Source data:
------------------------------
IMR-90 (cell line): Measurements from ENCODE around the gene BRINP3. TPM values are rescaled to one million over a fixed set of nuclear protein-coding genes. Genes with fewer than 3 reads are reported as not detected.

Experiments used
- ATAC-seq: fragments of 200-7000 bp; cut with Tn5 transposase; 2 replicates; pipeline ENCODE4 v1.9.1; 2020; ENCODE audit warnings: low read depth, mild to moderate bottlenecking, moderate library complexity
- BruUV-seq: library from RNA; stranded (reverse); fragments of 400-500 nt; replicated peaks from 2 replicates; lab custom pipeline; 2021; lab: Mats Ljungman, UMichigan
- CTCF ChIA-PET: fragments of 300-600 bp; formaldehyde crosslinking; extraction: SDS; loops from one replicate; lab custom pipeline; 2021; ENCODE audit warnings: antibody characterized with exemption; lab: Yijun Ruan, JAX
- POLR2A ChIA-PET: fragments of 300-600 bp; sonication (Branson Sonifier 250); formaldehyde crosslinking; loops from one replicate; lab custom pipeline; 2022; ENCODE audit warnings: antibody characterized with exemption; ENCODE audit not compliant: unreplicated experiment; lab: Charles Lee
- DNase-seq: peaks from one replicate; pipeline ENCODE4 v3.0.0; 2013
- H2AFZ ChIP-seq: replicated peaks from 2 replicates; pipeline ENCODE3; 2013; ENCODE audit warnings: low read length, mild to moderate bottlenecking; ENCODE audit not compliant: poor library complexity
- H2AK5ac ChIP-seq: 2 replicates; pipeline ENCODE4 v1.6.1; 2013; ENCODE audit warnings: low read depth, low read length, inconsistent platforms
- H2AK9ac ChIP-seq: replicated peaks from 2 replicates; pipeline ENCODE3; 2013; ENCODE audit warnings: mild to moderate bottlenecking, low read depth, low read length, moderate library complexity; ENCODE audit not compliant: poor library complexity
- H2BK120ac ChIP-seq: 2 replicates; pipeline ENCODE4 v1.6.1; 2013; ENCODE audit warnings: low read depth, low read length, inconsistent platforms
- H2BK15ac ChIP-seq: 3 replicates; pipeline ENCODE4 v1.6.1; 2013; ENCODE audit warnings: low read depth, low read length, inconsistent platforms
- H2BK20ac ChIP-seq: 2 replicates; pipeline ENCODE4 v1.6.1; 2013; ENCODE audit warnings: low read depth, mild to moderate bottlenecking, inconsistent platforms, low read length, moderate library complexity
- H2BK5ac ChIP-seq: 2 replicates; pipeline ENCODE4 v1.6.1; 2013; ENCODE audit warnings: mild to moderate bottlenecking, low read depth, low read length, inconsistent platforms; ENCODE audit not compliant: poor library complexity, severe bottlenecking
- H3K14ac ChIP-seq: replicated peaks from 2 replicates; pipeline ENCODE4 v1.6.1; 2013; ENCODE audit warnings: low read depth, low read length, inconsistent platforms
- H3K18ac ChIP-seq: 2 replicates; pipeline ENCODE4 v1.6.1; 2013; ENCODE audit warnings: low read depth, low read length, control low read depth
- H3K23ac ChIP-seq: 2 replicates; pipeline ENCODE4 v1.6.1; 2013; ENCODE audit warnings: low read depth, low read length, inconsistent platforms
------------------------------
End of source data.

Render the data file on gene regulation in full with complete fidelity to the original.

IMR-90 (cell line): Measurements from ENCODE around the gene BRINP3. TPM values are rescaled to one million over a fixed set of nuclear protein-coding genes. Genes with fewer than 3 reads are reported as not detected.

Experiments used
- ATAC-seq: fragments of 200-7000 bp; cut with Tn5 transposase; 2 replicates; pipeline ENCODE4 v1.9.1; 2020; ENCODE audit warnings: low read depth, mild to moderate bottlenecking, moderate library complexity
- BruUV-seq: library from RNA; stranded (reverse); fragments of 400-500 nt; replicated peaks from 2 replicates; lab custom pipeline; 2021; lab: Mats Ljungman, UMichigan
- CTCF ChIA-PET: fragments of 300-600 bp; formaldehyde crosslinking; extraction: SDS; loops from one replicate; lab custom pipeline; 2021; ENCODE audit warnings: antibody characterized with exemption; lab: Yijun Ruan, JAX
- POLR2A ChIA-PET: fragments of 300-600 bp; sonication (Branson Sonifier 250); formaldehyde crosslinking; loops from one replicate; lab custom pipeline; 2022; ENCODE audit warnings: antibody characterized with exemption; ENCODE audit not compliant: unreplicated experiment; lab: Charles Lee
- DNase-seq: peaks from one replicate; pipeline ENCODE4 v3.0.0; 2013
- H2AFZ ChIP-seq: replicated peaks from 2 replicates; pipeline ENCODE3; 2013; ENCODE audit warnings: low read length, mild to moderate bottlenecking; ENCODE audit not compliant: poor library complexity
- H2AK5ac ChIP-seq: 2 replicates; pipeline ENCODE4 v1.6.1; 2013; ENCODE audit warnings: low read depth, low read length, inconsistent platforms
- H2AK9ac ChIP-seq: replicated peaks from 2 replicates; pipeline ENCODE3; 2013; ENCODE audit warnings: mild to moderate bottlenecking, low read depth, low read length, moderate library complexity; ENCODE audit not compliant: poor library complexity
- H2BK120ac ChIP-seq: 2 replicates; pipeline ENCODE4 v1.6.1; 2013; ENCODE audit warnings: low read depth, low read length, inconsistent platforms
- H2BK15ac ChIP-seq: 3 replicates; pipeline ENCODE4 v1.6.1; 2013; ENCODE audit warnings: low read depth, low read length, inconsistent platforms
- H2BK20ac ChIP-seq: 2 replicates; pipeline ENCODE4 v1.6.1; 2013; ENCODE audit warnings: low read depth, mild to moderate bottlenecking, inconsistent platforms, low read length, moderate library complexity
- H2BK5ac ChIP-seq: 2 replicates; pipeline ENCODE4 v1.6.1; 2013; ENCODE audit warnings: mild to moderate bottlenecking, low read depth, low read length, inconsistent platforms; ENCODE audit not compliant: poor library complexity, severe bottlenecking
- H3K14ac ChIP-seq: replicated peaks from 2 replicates; pipeline ENCODE4 v1.6.1; 2013; ENCODE audit warnings: low read depth, low read length, inconsistent platforms
- H3K18ac ChIP-seq: 2 replicates; pipeline ENCODE4 v1.6.1; 2013; ENCODE audit warnings: low read depth, low read length, control low read depth
- H3K23ac ChIP-seq: 2 replicates; pipeline ENCODE4 v1.6.1; 2013; ENCODE audit warnings: low read depth, low read length, inconsistent platforms